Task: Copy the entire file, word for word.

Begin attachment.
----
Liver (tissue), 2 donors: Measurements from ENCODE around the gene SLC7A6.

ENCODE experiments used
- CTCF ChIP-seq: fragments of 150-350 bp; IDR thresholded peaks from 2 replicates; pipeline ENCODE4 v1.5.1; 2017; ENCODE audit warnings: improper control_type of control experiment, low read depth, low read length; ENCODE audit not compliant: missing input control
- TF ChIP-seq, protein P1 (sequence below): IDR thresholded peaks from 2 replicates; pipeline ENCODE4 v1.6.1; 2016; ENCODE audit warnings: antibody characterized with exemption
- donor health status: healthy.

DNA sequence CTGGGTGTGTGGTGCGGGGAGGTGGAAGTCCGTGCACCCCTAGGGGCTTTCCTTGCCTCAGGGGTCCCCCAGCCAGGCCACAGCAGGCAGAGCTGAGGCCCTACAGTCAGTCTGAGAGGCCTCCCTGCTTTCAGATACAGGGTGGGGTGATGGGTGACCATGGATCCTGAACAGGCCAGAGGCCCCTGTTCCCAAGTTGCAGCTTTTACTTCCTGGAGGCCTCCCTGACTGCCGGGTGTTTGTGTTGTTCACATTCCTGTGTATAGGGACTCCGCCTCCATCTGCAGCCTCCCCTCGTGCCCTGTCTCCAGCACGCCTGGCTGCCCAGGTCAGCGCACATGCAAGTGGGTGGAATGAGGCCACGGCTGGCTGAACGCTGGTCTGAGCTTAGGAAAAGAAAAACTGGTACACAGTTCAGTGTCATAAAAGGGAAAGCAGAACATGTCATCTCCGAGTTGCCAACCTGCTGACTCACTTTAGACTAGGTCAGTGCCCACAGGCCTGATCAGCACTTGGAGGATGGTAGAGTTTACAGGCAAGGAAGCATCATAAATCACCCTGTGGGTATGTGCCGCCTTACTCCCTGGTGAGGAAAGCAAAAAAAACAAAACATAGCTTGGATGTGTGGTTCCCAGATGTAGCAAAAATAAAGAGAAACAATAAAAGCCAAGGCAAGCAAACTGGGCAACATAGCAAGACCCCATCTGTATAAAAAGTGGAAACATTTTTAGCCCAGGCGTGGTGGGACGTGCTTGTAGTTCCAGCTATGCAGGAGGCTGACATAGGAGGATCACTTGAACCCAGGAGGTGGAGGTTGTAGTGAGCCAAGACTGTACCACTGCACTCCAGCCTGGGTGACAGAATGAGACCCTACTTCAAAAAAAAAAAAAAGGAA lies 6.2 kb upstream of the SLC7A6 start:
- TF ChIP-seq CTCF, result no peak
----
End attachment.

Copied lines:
Liver (tissue), 2 donors: Measurements from ENCODE around the gene SLC7A6.

ENCODE experiments used
- CTCF ChIP-seq: fragments of 150-350 bp; IDR thresholded peaks from 2 replicates; pipeline ENCODE4 v1.5.1; 2017; ENCODE audit warnings: improper control_type of control experiment, low read depth, low read length; ENCODE audit not compliant: missing input control
- TF ChIP-seq, protein P1 (sequence below): IDR thresholded peaks from 2 replicates; pipeline ENCODE4 v1.6.1; 2016; ENCODE audit warnings: antibody characterized with exemption
- donor health status: healthy.

DNA sequence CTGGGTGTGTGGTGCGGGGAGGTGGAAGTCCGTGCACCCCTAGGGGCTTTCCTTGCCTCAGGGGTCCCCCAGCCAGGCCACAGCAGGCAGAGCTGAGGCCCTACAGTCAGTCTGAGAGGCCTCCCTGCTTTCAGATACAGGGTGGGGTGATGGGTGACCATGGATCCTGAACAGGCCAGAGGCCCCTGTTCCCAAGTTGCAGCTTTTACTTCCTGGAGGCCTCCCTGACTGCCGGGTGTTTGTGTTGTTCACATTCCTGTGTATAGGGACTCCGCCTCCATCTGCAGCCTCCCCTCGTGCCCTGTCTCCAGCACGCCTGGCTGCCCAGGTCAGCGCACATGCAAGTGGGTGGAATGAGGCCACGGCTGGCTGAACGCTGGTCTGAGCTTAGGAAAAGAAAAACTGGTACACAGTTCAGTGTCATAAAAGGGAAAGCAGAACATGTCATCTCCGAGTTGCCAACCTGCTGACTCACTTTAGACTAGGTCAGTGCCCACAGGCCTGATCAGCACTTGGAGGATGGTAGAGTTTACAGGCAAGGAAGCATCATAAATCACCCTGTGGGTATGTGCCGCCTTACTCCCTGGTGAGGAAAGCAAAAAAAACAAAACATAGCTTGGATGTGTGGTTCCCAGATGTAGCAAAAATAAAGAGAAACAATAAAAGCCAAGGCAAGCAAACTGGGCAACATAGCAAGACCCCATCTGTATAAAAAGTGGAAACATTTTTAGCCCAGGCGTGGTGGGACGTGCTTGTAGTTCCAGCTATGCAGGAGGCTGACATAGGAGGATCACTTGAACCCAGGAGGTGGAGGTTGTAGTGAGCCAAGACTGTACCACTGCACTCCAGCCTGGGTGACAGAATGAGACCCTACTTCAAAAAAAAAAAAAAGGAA lies 6.2 kb upstream of the SLC7A6 start:
- TF ChIP-seq CTCF, result no peak